Sorting by Comparable parts

I’m trying to sort complicated objects (simplified here into class Record) by using a sequence (the comparableExtractors) of little functions (of type ComparableExtractor[_]) that extract Comparable parts of the object. These functions are called until some parts compare as not equal and thereby determine which of the Records comes first. However, even though IntelliJ likes the code, the compiler does not. I can’t get the type specification correct. There must be some black hole in my understanding. I’m working in Scala 2.12, but hope that the solution also works for 2.11. The code is below. The compiler error is

inferred type arguments [_$1] do not conform to method compareExtraction's type parameter bounds [T <: Comparable[T]]
        .find { comparableExtractor => compareExtraction(comparableExtractor) != 0 }

Here’s the code.

package org.example

class Record(val index: Integer, val name: String) extends Comparable[Record] {
  type ComparableExtractor[T <: Comparable[T]] = Record => T

  val comparableExtractors: Seq[ComparableExtractor[_]] = Seq(
    (record => record.index): ComparableExtractor[Integer],
    (record => record.name): ComparableExtractor[String]
  )

  override def compareTo(other: Record): Int = {

    def compareExtraction[T <: Comparable[T]](comparableExtractor: ComparableExtractor[T]): Int =
        comparableExtractor(this).compareTo(comparableExtractor(other))

    comparableExtractors
        .find { comparableExtractor: ComparableExtractor[_] => compareExtraction(comparableExtractor) != 0 }
        .map(compareExtraction(_))
        .getOrElse(-1)
  }
}

object Example extends App {
  val records = Seq(
    new Record(1, "b"),
    new Record(2, "a")
  )
  val sortedRecords = records.sorted

  println(sortedRecords)
}

Hi.

This sounds like you may want to use a lens library like quicklens or monocle. Here are a few others.

You are using a wildcard type variable here, so there’s no information which type this ComparableExtrator extracts.

And your approach is not idiomatic Scala. Usually, you would be using type classes for this kind of stuff (and there already is one: Scala Standard Library 2.13.6 - scala.math.Ordering).

For your example, you could simply use

val sortedRecords = records.sortBy(r => (r.index, r.name))
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Besides, your implementation of the compareTo method

breaks the reflexivity law that a == a.

And, if you would make Record a case class, the ordering would be defined automatically, in the way that you wanted.

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Thanks. I tried with Ordering and ran into much the same problem, but will try again.

This shouldn’t be so complicated as to require use of anything more than the standard library, I would think.

The conversion to a tuple is familiar, but that only works because r.name looks like it is cheap. In reality it is prohibitively expensive. However, I’m contradicting myself because if it is so expensive, I should cache the result. I’ll add that.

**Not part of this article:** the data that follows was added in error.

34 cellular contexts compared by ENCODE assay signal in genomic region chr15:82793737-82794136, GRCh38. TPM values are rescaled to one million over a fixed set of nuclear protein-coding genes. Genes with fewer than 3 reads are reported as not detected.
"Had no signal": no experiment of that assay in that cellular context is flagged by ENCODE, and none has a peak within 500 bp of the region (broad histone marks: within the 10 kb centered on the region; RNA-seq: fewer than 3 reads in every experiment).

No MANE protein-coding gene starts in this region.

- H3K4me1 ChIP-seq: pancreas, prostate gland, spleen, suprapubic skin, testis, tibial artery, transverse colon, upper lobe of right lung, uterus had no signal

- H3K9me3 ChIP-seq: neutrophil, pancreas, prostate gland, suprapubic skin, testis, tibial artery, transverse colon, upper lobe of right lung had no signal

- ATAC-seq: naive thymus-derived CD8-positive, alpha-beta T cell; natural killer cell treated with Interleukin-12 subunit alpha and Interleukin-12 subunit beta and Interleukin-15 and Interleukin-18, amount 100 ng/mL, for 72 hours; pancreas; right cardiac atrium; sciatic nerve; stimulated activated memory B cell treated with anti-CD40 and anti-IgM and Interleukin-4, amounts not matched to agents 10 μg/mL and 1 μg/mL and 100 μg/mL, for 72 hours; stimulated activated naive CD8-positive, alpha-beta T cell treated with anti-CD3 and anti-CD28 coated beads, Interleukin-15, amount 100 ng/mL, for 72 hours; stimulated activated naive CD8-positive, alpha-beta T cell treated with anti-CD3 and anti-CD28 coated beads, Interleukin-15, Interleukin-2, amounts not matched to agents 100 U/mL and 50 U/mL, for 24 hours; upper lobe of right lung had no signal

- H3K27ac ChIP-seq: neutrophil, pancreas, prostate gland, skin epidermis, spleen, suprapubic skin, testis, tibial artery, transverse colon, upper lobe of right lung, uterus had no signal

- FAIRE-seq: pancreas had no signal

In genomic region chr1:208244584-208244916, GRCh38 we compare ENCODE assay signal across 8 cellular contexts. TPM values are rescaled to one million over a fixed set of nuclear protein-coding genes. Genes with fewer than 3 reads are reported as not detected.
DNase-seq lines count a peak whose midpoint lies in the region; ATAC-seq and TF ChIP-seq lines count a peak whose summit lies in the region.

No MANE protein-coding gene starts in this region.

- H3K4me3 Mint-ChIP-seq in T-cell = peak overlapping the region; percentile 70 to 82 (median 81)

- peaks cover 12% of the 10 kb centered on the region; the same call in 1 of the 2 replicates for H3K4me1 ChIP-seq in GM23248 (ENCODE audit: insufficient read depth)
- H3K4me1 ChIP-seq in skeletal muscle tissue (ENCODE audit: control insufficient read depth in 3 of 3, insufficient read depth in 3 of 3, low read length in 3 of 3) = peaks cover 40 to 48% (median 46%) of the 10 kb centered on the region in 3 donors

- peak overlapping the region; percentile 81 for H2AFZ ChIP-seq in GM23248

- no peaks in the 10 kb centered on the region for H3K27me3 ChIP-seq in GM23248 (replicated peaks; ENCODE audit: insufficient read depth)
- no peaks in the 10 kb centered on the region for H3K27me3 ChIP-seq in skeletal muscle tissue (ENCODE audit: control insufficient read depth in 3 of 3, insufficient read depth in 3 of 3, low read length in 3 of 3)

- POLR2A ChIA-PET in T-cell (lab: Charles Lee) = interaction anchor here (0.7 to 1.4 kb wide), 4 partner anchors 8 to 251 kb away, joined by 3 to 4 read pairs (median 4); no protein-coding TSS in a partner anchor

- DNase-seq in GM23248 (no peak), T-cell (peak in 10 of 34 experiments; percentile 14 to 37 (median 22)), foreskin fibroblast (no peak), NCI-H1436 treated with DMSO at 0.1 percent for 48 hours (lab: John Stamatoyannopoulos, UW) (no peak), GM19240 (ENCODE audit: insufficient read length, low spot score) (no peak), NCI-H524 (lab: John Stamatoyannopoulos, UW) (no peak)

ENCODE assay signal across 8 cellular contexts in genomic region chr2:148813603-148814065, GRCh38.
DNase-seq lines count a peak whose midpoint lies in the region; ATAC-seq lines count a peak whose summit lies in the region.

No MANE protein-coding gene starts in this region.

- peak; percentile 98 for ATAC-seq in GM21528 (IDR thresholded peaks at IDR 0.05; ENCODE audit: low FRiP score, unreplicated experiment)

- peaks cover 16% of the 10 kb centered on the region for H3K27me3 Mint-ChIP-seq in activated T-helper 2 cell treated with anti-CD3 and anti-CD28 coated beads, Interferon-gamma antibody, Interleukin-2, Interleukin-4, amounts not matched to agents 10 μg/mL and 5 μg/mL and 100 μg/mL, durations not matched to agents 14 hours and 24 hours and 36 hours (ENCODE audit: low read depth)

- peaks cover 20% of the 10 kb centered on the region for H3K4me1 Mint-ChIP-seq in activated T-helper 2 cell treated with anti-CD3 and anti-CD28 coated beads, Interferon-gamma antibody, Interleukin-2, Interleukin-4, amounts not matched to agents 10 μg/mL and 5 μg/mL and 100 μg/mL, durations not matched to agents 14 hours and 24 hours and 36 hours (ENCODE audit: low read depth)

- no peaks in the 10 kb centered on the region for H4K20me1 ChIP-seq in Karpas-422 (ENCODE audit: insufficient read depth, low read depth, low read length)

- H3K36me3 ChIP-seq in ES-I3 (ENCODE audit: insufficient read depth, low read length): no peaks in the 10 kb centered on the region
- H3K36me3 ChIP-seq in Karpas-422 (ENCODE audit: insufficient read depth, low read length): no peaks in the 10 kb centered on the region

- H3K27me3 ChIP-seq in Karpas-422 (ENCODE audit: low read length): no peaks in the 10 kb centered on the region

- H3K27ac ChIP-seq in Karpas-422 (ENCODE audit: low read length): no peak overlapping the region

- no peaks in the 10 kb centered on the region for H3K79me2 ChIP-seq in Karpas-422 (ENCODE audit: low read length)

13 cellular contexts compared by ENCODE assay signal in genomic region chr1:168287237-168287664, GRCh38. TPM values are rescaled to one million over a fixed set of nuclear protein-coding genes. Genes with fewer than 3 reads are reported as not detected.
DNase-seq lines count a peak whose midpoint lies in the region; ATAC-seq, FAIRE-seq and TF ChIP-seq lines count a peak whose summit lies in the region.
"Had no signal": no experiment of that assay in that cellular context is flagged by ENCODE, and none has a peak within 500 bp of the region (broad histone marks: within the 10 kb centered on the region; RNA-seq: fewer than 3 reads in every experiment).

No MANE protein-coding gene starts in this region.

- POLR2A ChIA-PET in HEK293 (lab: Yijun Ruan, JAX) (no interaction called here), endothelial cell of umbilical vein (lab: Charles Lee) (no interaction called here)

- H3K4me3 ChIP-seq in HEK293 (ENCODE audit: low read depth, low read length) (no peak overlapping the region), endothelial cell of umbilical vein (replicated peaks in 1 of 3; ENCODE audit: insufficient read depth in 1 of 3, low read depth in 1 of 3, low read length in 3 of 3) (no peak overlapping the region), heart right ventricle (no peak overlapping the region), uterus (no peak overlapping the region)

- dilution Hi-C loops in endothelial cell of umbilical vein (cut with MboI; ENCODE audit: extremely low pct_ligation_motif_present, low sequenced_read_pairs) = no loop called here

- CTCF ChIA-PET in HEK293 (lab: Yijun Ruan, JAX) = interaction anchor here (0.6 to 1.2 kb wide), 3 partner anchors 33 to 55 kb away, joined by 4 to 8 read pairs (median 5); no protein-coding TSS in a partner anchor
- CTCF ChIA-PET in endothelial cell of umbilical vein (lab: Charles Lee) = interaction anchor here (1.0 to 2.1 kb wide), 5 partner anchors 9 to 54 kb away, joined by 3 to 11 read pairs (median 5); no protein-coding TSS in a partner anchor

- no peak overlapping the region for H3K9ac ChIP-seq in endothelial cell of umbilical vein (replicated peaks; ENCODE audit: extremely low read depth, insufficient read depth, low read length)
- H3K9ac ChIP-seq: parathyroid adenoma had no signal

That’s a good point about reflexivity. I can return 0 instead. This is being called on a list that is guaranteed not to have duplicates, but still.

The working version has been updated to that below. I’m still not happy with some of the duplication or unnecessary recalculation after the find by the map, but at least it seems to work. Better ideas would be appreciated. Thanks.

package org.example

class RecordComparator(val record: Record) extends Comparable[RecordComparator] {
  lazy val index = { println(s"slowly calculate index from $record"); record.index }
  lazy val name = { println(s"slowly calculate name from $record"); record.name }
  lazy val description = { println(s"slowly calculate description from $record"); record.description }

  override def compareTo(other: RecordComparator): Int = {
    RecordComparator.fieldComparators
      .find(_(this, other) != 0)
      .map(_(this, other))
      .getOrElse(0)
  }
}

object RecordComparator {
  type FieldComparator = (RecordComparator, RecordComparator) => Int

  val fieldComparators = Seq[FieldComparator](
    (left, right) => left.name.compareTo(right.name),
    (left, right) => left.description.compareTo(right.description),
    (left, right) => left.index.compareTo(right.index)
  )
}

case class Record(index: Integer, name: String, description: String) extends Comparable[Record] {
  val recordComparator = new RecordComparator(this)

  override def compareTo(other: Record): Int = recordComparator.compareTo(other.recordComparator)
}

object Example extends App {
  val records = Seq(
    Record(3, "b", "3b"),
    Record(1, "b", "1b"),
    Record(2, "a", "2a")
  )
  val sortedRecords = records.sorted

  println(sortedRecords)
}

Maybe you could explain what your objective is, what you want to achieve. Minimize allocations? Optimize for speed?

Note that Scala 2.13’s Ordering class has an orElseBy method, which you can easily add for 2.12 too:

import scala.math.Ordering

object implicits {
  implicit class OrderingOrElseBy[T](val ordering: Ordering[T]) extends AnyVal {
    def orElseBy[U](f: T => U)(implicit o: Ordering[U]): Ordering[T] = { (a, b) =>              
        val res = ordering.compare(a, b)
        if (res == 0) o.compare(f(a), f(b))
        else res